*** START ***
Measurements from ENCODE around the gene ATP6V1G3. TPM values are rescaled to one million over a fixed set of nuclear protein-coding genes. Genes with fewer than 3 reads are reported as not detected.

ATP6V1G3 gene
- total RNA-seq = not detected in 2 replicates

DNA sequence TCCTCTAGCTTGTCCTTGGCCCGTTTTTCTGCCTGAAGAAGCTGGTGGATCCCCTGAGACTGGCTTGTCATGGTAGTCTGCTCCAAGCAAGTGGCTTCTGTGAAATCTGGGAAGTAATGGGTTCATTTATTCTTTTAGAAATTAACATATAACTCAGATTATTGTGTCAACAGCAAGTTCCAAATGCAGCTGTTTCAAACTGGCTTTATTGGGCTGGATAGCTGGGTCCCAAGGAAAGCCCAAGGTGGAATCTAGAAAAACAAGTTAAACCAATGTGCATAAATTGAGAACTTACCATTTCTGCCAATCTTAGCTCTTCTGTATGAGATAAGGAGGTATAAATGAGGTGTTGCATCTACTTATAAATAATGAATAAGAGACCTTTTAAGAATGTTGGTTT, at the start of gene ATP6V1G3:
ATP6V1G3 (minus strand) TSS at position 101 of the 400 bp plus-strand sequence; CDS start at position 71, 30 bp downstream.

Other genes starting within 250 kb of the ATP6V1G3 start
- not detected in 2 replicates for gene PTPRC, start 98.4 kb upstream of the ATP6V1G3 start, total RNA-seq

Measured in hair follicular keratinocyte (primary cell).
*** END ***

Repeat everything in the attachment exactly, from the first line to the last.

Measurements from ENCODE around the gene ATP6V1G3. TPM values are rescaled to one million over a fixed set of nuclear protein-coding genes. Genes with fewer than 3 reads are reported as not detected.

ATP6V1G3 gene
- total RNA-seq = not detected in 2 replicates

DNA sequence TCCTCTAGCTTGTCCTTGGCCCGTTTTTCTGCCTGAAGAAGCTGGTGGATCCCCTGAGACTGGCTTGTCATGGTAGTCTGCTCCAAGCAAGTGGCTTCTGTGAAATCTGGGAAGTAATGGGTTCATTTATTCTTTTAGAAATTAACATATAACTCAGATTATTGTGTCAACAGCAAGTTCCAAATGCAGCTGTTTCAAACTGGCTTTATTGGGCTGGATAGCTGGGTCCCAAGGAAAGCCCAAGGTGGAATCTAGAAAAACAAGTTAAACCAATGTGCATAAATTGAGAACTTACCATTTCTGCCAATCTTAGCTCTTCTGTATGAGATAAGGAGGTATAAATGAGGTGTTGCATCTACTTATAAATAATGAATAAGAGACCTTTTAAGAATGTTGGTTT, at the start of gene ATP6V1G3:
ATP6V1G3 (minus strand) TSS at position 101 of the 400 bp plus-strand sequence; CDS start at position 71, 30 bp downstream.

Other genes starting within 250 kb of the ATP6V1G3 start
- not detected in 2 replicates for gene PTPRC, start 98.4 kb upstream of the ATP6V1G3 start, total RNA-seq

Measured in hair follicular keratinocyte (primary cell).